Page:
The Afghan scholars, researchers, linguists, historians, poets and writers namely
Gul Bacha Ulfat, Adul Hai Habbibi, Adur-Rauf Benawa, Qayam -u- Din Khadim,
Adul Shakoor Rashad, Sadiqullah Rashtin and many others have a major share in

promoting Pashto language and literature. Aghan issue gave a much wider scope
to the flourishing of Pahto literature. In the present day situation, Pashto
literature is gaining popularity on foreign media due to the Afghan crisis. It is
expected that with the resolution of the Afghan problem, Pashto literature will
serve the Pakhtoon, s cause of cultural identity.
Salam Islaw Khan!
Hope you are fine, I am opting Pashto as my optional for css 2013, will you plz guide
me,which book should i study from which questions come in exams???
For objective portion, are past papers enough for that purpose??
and for pashto poets, which book should i consult?
Waiting for your generous help...

#3
Sunday, September 23, 2012

VetDoctor
Senior Member

Join Date: Jul 2012


Location: Peshawar
Posts: 179
Thanks: 92
Thanked 82 Times in 67 Posts

AOA Islaw rora & Sna


I opted pashto in CSS 2012 and just relied on the book named " POHANNA". Although i
attempted the whole paper apart from 2 or 3 objectives and a proverb. But still it was not a
100% attempt.
Now for next attempt i am going to study "POHANNA" as well as books on " Rehman baba"
and "khushhal khan" but for proverbs and for objectives is there any book available in the
market ?
Regards

The Following User Says Thank You to VetDoctor For This Useful Post:
Sna Shah (4 Weeks Ago)
#4
Sunday, September 23, 2012

prestigious
MARWAT

Quote:

Originally Posted by VetDoctor

Join Date: Mar 2010


Location: GIKI
Posts: 663
Thanks: 1,709
Thanked 1,353 Times in 653 Posts

for next attempt i am going to study "POHANNA" as well as books on " Rehman baba" and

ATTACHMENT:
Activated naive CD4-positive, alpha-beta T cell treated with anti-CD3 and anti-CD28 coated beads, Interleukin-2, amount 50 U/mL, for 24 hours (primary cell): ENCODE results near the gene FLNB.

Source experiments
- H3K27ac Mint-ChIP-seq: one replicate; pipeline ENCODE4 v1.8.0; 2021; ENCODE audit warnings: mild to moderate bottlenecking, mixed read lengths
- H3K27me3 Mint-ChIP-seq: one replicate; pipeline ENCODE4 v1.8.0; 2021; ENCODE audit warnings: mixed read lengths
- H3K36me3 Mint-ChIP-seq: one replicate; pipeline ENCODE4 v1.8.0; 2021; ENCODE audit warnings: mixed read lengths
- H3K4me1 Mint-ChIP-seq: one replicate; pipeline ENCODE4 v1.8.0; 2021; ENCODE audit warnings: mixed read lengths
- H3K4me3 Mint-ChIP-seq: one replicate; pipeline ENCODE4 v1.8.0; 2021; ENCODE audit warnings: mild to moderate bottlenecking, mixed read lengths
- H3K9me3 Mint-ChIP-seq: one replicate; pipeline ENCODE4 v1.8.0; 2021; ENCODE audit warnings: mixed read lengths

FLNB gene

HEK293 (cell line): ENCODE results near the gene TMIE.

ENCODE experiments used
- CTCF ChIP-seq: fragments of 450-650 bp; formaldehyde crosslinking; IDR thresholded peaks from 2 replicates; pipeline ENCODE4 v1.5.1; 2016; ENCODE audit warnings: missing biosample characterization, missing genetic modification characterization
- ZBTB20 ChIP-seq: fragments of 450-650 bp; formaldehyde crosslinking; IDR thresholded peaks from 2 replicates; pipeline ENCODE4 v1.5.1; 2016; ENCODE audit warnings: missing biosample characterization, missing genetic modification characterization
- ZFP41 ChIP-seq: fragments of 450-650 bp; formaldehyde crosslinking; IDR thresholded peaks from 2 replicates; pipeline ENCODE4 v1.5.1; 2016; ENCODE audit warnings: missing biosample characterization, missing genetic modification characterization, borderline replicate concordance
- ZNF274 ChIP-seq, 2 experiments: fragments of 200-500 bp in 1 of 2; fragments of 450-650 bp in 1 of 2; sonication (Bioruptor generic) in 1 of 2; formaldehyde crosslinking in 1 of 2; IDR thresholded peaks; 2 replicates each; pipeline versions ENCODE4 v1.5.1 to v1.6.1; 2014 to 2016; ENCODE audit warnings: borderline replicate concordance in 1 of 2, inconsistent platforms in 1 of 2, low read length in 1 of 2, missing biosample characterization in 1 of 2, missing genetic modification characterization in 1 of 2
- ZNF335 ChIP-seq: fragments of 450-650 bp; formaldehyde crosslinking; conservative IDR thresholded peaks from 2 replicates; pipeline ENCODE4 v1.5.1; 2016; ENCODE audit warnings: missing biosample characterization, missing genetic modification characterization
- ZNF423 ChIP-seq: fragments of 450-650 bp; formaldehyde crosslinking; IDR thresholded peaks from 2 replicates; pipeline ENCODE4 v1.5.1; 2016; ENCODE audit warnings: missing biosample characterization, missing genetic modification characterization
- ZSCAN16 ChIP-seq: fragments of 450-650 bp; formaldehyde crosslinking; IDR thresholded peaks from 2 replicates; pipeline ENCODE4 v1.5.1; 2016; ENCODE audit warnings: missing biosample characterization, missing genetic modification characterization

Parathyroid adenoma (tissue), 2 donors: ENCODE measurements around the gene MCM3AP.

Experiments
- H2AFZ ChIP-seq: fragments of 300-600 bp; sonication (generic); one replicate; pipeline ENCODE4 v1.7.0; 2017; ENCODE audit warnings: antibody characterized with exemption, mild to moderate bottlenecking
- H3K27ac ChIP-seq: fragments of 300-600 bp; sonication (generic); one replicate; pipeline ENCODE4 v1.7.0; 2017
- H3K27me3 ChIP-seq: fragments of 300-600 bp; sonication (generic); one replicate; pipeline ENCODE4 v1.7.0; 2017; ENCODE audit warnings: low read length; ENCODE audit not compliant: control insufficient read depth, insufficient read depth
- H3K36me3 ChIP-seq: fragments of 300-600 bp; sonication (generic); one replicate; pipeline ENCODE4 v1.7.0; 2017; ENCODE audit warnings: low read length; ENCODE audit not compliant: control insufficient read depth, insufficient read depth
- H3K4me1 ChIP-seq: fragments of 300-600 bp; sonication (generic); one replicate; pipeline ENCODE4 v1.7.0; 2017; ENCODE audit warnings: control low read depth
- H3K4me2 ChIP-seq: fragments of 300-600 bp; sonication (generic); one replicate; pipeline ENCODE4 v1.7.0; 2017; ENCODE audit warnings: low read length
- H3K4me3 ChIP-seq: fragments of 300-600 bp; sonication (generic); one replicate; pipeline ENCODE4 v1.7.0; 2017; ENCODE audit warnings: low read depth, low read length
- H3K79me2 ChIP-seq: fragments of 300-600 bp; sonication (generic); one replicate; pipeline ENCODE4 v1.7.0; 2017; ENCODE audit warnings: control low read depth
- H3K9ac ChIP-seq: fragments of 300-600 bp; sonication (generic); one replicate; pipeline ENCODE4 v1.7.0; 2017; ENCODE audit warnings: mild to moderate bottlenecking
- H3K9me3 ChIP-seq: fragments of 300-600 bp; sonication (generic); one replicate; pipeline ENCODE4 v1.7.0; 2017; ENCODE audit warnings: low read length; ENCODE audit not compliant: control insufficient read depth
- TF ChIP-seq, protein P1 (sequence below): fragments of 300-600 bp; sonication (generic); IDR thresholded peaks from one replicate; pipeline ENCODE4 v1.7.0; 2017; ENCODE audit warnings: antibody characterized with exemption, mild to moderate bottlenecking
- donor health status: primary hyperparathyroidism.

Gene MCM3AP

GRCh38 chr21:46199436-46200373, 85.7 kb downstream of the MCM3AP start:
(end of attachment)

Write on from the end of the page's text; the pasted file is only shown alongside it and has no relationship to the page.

"khushhal khan" but for proverbs and for objectives is there any book available in the
market ?
Regards
Visit the book shop situated beside the Pashto Deptt. UoPeshawar. All the books of
Pashto CSS/PMS preparation are available there. : )
__________________
Waseem Ullah Marwat

The Following User Says Thank You to prestigious For This Useful Post:
VetDoctor (Sunday, September 23, 2012)
#5
Sunday, September 23, 2012

Ahmed Faisal
Senior Member

Join Date: Feb 2012


Location: Quetta
Posts: 267
Thanks: 88
Thanked 139 Times in 102 Posts

can somebody tells me that what is difference between pushto in peshawar and that of
Balochistan?? is there any good book for basic understanding like for kids?? i know about
pohna but i want a kind of book that should be very very easy.
__________________
"Our Lord, give us the good in this world and the good in the hereafter." (Al-Qur'an, 2:201).

#6
Sunday, September 23, 2012

prestigious
MARWAT

Join Date: Mar 2010


Location: GIKI
Posts: 663
Thanks: 1,709
Thanked 1,353 Times in 653 Posts

Quote:

Originally Posted by Ahmed Faisal


can somebody tells me that what is difference between pushto in peshawar and that of
Balochistan?? is there any good book for basic understanding like for kids?? i know about
pohna but i want a kind of book that should be very very easy.
Dear there is difference in dialect. Quetta people use che while Peshawar people
use sae e.g choora in Marwat and I hope in Quetta too and in Peshawar dialect it is

pronounced as sumra. There is difference in pronunciation and many more


examples.
For basics there is book available in the UoPesh pashto dept bookshop. Don't know
where you can find it in Quetta. Visit UoBalochistan Pashto deptt and ask for a
Pashto book for beginners. They will tell you from where you can find the relevant
book and also will tell you the name of the appropriate book.
__________________
Waseem Ullah Marwat

The Following User Says Thank You to prestigious For This Useful Post:
Ahmed Faisal (Sunday, September 23, 2012)
#7
4 Weeks Ago

Sna Shah
Junior Member

Join Date: Apr 2012


Location: Islamabad
Posts: 20
Thanks: 32
Thanked 10 Times in 6 Posts

Quote:

Originally Posted by VetDoctor


AOA Islaw rora & Sna
I opted pashto in CSS 2012 and just relied on the book named " POHANNA". Although i
attempted the whole paper apart from 2 or 3 objectives and a proverb. But still it was not
a 100% attempt.
Now for next attempt i am going to study "POHANNA" as well as books on " Rehman
baba" and "khushhal khan" but for proverbs and for objectives is there any book available
in the market ?
Regards
Hmmm,ok, i got it, thanks Vetdoctor, if need some assistance then i will ask from you later.

The Following User Says Thank You to Sna Shah For This Useful Post:
VetDoctor (4 Weeks Ago)